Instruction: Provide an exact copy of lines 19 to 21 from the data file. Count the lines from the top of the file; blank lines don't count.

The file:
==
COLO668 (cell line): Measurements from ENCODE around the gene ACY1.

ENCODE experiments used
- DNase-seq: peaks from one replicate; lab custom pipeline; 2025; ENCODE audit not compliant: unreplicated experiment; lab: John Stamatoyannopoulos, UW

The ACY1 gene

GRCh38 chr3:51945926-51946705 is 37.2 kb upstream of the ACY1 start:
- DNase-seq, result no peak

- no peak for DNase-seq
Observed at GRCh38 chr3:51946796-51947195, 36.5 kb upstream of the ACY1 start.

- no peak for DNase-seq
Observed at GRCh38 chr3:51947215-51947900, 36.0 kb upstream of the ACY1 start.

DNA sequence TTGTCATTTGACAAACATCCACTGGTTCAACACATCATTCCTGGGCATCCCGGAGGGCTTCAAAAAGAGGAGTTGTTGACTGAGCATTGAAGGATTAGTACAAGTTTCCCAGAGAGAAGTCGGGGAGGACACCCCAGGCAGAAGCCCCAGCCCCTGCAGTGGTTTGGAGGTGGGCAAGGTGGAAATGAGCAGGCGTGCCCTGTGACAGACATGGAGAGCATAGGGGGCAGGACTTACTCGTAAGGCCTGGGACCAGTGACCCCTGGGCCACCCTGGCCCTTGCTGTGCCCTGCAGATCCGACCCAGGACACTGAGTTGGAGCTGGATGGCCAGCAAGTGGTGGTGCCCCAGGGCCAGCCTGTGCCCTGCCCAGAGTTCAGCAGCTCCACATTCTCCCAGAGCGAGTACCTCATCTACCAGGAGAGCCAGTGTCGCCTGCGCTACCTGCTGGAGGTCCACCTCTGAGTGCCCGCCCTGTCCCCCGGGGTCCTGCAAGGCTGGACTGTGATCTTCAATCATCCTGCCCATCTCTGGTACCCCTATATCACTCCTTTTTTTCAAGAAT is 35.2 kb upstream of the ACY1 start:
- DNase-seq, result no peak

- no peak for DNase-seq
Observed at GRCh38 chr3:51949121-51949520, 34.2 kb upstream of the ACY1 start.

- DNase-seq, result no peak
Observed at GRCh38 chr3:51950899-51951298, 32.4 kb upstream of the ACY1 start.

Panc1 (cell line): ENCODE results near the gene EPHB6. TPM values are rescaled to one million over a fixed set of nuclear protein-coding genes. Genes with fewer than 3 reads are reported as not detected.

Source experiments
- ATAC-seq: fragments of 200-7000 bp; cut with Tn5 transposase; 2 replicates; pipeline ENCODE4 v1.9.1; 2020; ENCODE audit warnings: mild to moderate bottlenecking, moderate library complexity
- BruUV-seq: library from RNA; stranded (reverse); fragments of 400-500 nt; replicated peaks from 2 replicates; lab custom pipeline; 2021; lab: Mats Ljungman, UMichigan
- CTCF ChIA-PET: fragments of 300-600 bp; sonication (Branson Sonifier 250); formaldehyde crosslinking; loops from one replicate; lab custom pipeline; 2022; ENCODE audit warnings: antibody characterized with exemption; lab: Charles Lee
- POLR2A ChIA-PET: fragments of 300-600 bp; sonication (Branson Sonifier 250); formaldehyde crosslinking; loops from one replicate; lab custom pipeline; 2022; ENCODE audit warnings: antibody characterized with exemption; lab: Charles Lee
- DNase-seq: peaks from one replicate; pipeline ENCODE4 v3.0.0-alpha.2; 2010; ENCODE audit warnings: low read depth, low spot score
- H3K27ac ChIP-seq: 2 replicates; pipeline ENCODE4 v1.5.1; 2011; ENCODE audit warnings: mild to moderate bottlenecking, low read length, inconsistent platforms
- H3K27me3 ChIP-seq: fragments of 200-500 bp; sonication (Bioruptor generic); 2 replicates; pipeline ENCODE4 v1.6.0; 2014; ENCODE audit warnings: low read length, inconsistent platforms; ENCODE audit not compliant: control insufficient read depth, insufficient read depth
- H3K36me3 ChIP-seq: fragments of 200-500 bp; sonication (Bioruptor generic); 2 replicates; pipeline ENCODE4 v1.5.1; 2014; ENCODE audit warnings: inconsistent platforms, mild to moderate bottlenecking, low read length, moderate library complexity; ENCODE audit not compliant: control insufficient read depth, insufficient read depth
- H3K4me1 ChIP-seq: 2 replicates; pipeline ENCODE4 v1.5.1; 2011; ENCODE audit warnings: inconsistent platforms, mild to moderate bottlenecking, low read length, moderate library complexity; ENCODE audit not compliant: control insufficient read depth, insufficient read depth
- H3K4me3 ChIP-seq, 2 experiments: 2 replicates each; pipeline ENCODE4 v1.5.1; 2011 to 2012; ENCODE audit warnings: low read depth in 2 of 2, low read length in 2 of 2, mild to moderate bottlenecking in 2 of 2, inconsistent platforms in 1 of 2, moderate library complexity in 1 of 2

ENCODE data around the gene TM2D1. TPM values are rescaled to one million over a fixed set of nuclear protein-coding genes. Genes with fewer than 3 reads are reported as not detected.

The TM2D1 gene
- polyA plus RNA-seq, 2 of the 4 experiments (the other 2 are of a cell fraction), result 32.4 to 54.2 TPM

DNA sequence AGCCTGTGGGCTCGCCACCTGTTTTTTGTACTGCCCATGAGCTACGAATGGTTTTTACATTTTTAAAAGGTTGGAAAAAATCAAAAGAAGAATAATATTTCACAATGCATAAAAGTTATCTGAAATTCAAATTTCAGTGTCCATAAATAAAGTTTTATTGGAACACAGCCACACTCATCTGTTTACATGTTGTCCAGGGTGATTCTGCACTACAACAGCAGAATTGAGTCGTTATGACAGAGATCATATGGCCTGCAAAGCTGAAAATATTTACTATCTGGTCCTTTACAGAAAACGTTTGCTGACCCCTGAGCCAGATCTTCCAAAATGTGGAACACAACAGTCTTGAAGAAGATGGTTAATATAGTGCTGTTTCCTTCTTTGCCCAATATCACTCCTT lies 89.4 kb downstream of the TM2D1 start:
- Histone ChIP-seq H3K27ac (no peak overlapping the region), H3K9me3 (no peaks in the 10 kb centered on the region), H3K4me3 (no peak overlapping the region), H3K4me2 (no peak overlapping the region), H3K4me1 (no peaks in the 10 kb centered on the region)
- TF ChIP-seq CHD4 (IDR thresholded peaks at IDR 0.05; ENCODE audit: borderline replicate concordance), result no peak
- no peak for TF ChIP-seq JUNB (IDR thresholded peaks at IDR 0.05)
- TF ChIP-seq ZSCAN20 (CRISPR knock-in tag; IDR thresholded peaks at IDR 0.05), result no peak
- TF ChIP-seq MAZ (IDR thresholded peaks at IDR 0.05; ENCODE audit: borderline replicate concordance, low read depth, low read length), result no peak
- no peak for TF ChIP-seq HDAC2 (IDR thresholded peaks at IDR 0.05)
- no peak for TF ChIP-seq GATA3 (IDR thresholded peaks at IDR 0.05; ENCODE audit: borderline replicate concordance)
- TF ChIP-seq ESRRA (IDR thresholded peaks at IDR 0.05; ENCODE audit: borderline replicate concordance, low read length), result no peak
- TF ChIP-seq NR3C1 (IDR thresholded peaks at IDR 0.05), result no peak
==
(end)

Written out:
- ATAC-seq: fragments of 200-7000 bp; cut with Tn5 transposase; 2 replicates; pipeline ENCODE4 v1.9.1; 2020; ENCODE audit warnings: mild to moderate bottlenecking, moderate library complexity
- BruUV-seq: library from RNA; stranded (reverse); fragments of 400-500 nt; replicated peaks from 2 replicates; lab custom pipeline; 2021; lab: Mats Ljungman, UMichigan
- CTCF ChIA-PET: fragments of 300-600 bp; sonication (Branson Sonifier 250); formaldehyde crosslinking; loops from one replicate; lab custom pipeline; 2022; ENCODE audit warnings: antibody characterized with exemption; lab: Charles Lee